The aim of the present study was to analyse the importance for non-typeable Haemophilus influenzae (NTHi) isolated from patients with sepsis (invasive isolates) compared to nasopharyngeal isolates from patients with upper respiratory tract infection to resist the complement-mediated attack in human serum and to correlate this to disease severity. We in detail studied and characterized cases of invasive NTHi disease. All patients with invasive NTHi isolates were adults and 35 % had a clinical presentation of severe sepsis according to the ACCP/SCCM classification of sepsis grading. Moreover, 41 % of the cases had evidence of immune deficiency. The different isolates were analyzed for survival in human serum, for binding of [(125)I]-labeled purified human complement inhibitors C4b-binding protein (C4BP), Factor H and vitronectin in addition to binding of regulators directly from serum. No significant differences were found when blood and nasopharyngeal isolates were compared, suggesting that interactions with the complement system are equally important for NTHi strains irrespectively of isolation site. Interestingly, a correlation between serum resistance and invasive disease severity was found. The ability to resist the attack of the complement system seems to be important for NTHi strains infecting the respiratory tract as well as the blood stream.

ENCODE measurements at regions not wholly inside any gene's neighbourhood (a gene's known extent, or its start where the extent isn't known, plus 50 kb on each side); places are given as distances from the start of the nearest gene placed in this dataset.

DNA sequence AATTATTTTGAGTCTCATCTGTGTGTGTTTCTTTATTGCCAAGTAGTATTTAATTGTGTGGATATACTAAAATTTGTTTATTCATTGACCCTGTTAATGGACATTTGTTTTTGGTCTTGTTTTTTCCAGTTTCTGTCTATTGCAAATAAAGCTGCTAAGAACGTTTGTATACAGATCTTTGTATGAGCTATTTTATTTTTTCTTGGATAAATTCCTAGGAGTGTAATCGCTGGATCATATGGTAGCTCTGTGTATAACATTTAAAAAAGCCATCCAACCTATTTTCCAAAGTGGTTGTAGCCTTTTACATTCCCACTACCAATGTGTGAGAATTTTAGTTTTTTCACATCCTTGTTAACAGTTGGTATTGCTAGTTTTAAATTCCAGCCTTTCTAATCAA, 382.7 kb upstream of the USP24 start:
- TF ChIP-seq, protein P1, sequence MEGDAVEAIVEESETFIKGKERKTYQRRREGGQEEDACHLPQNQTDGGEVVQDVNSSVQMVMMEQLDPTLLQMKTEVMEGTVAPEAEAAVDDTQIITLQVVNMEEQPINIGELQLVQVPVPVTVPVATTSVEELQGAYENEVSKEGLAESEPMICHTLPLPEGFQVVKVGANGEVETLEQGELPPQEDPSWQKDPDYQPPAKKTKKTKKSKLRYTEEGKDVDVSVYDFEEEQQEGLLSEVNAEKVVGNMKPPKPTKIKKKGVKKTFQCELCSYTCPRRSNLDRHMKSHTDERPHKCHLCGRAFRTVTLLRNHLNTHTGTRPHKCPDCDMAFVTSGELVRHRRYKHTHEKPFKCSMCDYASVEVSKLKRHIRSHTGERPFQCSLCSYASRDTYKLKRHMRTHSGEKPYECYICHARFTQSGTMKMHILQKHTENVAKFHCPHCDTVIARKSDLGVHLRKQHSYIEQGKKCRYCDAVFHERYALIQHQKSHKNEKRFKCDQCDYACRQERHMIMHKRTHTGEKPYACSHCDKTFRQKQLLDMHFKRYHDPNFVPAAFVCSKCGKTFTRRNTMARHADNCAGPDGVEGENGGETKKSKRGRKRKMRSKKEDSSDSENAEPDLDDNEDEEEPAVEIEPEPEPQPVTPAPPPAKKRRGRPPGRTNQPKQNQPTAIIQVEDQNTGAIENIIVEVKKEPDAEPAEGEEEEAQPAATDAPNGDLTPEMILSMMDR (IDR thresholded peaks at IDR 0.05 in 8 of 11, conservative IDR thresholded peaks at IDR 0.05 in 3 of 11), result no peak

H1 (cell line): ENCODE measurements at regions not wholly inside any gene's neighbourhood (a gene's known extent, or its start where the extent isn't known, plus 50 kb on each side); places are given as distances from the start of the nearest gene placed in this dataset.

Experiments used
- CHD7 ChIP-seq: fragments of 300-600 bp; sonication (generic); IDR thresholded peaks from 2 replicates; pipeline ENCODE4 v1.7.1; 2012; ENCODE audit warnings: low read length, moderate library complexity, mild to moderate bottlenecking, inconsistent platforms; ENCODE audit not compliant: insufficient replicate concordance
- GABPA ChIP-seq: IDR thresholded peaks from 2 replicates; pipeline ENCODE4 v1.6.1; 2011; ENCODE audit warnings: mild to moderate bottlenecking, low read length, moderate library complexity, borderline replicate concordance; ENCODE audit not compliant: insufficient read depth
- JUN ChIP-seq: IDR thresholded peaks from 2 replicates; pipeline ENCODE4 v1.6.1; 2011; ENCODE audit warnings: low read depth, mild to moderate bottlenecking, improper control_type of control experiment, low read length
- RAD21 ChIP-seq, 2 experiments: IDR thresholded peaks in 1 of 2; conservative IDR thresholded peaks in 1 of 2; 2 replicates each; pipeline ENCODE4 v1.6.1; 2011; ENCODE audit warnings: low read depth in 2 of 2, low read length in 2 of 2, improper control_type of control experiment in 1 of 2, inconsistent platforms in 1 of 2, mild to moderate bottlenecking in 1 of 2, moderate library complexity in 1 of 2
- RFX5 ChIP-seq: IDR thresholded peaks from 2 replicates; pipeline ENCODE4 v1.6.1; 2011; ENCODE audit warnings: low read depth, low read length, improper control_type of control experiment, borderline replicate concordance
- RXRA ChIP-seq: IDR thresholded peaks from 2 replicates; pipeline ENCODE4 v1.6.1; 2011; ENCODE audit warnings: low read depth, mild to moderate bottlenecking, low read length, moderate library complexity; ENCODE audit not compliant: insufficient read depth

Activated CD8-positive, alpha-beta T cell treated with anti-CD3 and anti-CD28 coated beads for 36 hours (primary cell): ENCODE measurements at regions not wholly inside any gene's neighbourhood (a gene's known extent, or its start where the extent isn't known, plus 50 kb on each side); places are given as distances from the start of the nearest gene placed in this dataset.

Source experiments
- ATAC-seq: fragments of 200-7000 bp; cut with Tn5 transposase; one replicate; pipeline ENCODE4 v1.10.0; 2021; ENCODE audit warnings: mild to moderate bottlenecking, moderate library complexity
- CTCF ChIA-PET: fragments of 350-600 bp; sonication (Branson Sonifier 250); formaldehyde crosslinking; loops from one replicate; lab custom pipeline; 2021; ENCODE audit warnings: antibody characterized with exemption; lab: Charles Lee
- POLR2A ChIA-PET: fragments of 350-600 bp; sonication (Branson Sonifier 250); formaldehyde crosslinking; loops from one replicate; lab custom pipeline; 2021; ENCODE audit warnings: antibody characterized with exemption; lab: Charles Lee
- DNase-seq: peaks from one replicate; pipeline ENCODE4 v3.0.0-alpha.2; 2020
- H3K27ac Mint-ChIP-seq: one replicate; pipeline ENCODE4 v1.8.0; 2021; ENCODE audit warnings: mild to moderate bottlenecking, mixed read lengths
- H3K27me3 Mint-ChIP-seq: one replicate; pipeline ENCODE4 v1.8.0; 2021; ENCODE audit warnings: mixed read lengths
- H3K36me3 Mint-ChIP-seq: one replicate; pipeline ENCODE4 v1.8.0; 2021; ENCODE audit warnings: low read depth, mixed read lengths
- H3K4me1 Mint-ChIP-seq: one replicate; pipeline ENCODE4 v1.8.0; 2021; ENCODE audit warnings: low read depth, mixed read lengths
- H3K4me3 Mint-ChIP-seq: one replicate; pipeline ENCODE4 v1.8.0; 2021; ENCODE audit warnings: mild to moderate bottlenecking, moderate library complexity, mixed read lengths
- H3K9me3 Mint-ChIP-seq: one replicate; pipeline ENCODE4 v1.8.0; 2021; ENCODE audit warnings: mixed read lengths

- Microbiology in the medical area